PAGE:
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Love Exposure

Love Exposure

By Arpad Lukacs • January 27th, 2013
Static Mass Rating: 5/5
Omega Project

Original release: November 29th, 2008
Running time: 237 minutes

Country of origin: Japan
Original language: Japanese

Writer and director: Sion Sono

Cast: Takahiro Nishijima, Hikari Mitsushima, Sakura Andou, Atsuro Watabe, Makiko Watanabe

Love Exposure

I must admit, the most obvious feature of Sion Sono’s Love Exposure held me back for a while from seeing the film. At the same time, however, I couldn’t be anything but curious about what makes a filmmaker keep the running time of a movie as long as four hours.

I would’ve been sceptical, assuming this is probably the result of an ego that outgrew its own boundaries, but for Sion Sono, I was willing to give the benefit of the doubt. Suicide Club (2002), the first film in his incomplete trilogy about a sinister death cult is one of my favourite films and I find his body of work one of the most intriguing ones out there. So eventually, the day arrived when I felt ready for its epic length and I submerged into Love Exposure.

It’s the unorthodox running time that ends up giving the film the luxury of not having to hold a consistent tone. The comedic drama about a teenaged boy trying to appease the Catholic priest – who’s also his father – gets progressively darker as new characters and a sinister religious cult emerge on the horizon. The teenaged boy Yu (Takahiro Nishijima) would be quite an average kid amongst his peers if it wasn’t for his religious upbringing that ultimately drifts him towards crime. While Yu’s initially a mere passive observer of his father’s endeavours, who just can’t seem to decide whether he likes priesthood more than he likes women, the old man’s good old fashioned Catholic guilt eventually sucks him into a world of irrational attempts to please the divine being and its watchful eyes.

Love Exposure

Yu’s tormented father begins to torment his son which eventually crystallises in frequent and frequently weird sessions of confessionals where sins need to be confessed regardless of truth. Because Yu isn’t a good liar, he does the only thing he can in order to be able to confess sins – he sins. This new sinful life introduces him to the art of upskirt photography and with that – or in spite of that – he eventually falls in love.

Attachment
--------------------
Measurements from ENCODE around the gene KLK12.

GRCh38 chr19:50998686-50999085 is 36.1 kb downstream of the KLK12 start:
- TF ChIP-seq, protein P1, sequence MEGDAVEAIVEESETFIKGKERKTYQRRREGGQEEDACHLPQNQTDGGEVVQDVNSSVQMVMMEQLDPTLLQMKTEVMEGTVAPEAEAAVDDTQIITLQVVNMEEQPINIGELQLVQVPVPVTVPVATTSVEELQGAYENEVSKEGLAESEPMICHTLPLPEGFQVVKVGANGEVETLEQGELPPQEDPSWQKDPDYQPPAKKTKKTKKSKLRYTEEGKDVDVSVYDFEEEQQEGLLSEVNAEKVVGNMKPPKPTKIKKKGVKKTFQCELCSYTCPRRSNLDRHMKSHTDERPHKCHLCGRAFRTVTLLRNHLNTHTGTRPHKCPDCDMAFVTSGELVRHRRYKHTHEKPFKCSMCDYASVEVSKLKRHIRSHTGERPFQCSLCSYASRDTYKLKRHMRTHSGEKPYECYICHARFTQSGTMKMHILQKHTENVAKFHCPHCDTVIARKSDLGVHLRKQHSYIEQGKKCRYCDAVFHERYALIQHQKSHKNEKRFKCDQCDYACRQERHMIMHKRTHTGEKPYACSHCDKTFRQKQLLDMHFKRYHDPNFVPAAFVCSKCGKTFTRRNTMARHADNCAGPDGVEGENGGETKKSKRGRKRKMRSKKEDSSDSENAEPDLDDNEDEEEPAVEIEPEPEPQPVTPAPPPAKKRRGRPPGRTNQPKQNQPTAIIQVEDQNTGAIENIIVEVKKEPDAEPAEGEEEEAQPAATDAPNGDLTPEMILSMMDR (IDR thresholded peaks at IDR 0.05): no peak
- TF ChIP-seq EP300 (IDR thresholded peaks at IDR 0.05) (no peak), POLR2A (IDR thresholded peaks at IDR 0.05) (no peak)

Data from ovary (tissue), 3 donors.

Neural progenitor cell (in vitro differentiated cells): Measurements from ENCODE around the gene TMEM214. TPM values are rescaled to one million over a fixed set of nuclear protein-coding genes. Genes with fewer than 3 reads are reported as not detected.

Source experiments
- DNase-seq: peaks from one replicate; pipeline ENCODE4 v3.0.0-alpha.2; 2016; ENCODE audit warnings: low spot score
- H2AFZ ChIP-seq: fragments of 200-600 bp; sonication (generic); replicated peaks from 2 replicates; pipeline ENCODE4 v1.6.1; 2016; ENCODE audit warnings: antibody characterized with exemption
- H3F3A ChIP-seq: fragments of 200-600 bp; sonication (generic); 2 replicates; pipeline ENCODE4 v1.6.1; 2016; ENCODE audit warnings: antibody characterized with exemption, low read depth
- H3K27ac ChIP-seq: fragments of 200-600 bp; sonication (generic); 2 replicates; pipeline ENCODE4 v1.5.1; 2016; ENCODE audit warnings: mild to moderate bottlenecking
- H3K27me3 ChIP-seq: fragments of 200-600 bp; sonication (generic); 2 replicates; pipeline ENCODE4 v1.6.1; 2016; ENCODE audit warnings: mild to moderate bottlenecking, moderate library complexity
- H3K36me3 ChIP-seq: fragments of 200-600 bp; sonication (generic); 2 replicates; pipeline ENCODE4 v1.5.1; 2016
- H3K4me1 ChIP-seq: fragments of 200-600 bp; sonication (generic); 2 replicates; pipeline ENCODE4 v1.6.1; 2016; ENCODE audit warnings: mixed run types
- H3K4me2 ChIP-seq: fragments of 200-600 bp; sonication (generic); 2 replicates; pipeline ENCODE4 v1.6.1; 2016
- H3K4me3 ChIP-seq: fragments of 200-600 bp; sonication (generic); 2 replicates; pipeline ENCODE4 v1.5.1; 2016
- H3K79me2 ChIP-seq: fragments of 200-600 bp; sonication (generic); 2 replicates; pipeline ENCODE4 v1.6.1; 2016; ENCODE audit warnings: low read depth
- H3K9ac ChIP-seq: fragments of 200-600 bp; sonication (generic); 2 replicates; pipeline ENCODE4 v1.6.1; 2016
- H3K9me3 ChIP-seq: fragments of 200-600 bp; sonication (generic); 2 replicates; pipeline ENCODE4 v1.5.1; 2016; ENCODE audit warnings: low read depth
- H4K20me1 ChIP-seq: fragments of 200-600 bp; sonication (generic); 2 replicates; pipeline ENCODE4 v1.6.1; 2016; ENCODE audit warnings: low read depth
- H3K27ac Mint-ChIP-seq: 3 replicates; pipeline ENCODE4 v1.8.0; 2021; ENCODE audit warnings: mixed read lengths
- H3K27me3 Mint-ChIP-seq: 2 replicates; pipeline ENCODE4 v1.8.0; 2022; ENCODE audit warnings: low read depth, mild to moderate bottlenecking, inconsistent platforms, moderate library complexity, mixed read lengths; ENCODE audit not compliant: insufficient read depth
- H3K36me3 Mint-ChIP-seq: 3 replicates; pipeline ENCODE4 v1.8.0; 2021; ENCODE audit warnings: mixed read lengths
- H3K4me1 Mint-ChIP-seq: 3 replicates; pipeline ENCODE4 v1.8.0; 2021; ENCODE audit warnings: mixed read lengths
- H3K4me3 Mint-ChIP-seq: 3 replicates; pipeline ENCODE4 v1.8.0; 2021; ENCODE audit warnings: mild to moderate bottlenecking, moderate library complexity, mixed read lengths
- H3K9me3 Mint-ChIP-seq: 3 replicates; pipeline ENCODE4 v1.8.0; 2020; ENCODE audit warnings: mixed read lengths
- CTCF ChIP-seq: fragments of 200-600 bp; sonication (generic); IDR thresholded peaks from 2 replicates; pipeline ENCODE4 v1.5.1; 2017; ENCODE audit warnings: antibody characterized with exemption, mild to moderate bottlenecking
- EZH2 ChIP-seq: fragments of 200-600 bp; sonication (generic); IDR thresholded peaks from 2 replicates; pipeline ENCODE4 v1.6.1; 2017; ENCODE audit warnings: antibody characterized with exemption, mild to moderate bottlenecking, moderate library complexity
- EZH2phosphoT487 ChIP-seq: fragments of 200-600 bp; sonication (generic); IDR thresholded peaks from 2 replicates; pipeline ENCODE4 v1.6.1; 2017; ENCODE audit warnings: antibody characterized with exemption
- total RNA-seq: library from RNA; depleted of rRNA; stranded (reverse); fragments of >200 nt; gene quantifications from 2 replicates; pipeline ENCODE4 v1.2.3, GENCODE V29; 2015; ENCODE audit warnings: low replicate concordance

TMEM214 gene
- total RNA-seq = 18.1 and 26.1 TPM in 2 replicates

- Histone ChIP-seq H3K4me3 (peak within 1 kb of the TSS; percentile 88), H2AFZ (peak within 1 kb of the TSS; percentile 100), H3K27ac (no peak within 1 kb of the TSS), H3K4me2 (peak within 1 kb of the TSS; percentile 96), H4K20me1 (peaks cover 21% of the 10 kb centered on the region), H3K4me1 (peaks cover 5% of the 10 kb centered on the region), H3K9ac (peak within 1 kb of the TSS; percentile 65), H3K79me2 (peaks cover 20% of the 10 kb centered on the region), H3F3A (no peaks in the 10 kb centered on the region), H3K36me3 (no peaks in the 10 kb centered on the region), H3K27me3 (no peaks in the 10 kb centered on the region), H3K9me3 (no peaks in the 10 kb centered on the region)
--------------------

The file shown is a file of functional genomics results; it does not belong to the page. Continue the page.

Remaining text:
Although Yu’s the film’s protagonist, another thing the running time can accommodate is an in-depth look into the personalities and backgrounds of two other characters: the love of his life Yoko (Hikari Mitsushima) and the villainous cult leader Aya (Sakura Andou) will both be just as familiar to the audience as Yu is. Theirs is a love story with a consistently recurring critique of religion and religious devotion, in which the director pushes his characters’ emotional boundaries to breaking point – something that may be familiar to fans of Sion Sono.

Love Exposure has many facets that could make the film an ideal candidate for a mini-series if we wanted to find a conventional presentation to shove the film into, but at the end of the day, who’s to say how long a film should be? The comedic elements are quite brilliant with some Love Exposuretruly quotable lines like “All perverts are created equal” or “Jesus is better than Kurt Cobain” that – in context – are more than just hilarious sound bites. The film’s only theme that’s truly consistent from beginning to end – therefore a strong argument for the long running time – is its criticism of religion that grows progressively and takes the story into a much darker world that makes us think about the cheeky practice of upskirt photography as rather innocent fun in comparison.

Vague dogma is interpreted in strange and sinister ways and Aya, who was a victim of child abuse, recognises how she can finally gain control and take her revenge on humanity by exploiting our apparently innate tendency to believe. But let’s not forget that Yu’s only connection to his beloved mother, who passed away, is also a religious symbol he needs in order to introduce her to Yoko. Sono does take us to many dark places in Love Exposure, but this is precisely why the eventual triumph of love is so cathartic.

Yu and Yoko meeting for the first time is proclaimed a miracle, but the journey for these two to ‘really meet’ is only yet to come, and it’s a difficult one with many obstacles. The considerable number of awards that came in the way of Love Exposure would probably indicate the overall quality of the piece, and indeed, it’s a film to be seen, even for those who don’t really like the “long ones”.

Love Exposure

Arpad Lukacs

Arpad Lukacs

Arpad is a Film Studies graduate and passionate photographer (he picked up the camera and started taking stills just as he began his studies of moving pictures). He admires directors that can tell a story first of all in images. More or less inevitably, Brian De Palma has become Aprad’s favourite filmmaker.

Then there’s Arpad’s interest in anime. He was just a boy when he saw Nausicaä of the Valley of the Wind on an old VHS and was hypnotised by the story of friendship, devotion and sacrifice. He still marvels at the uncompromising and courageous storytelling in Japanese anime, and wonders about the western audience with its ever growing appetite for “Japanemation”.

Have a look at Arpad's photography site, and you can follow him on Twitter @arpadlukacs.

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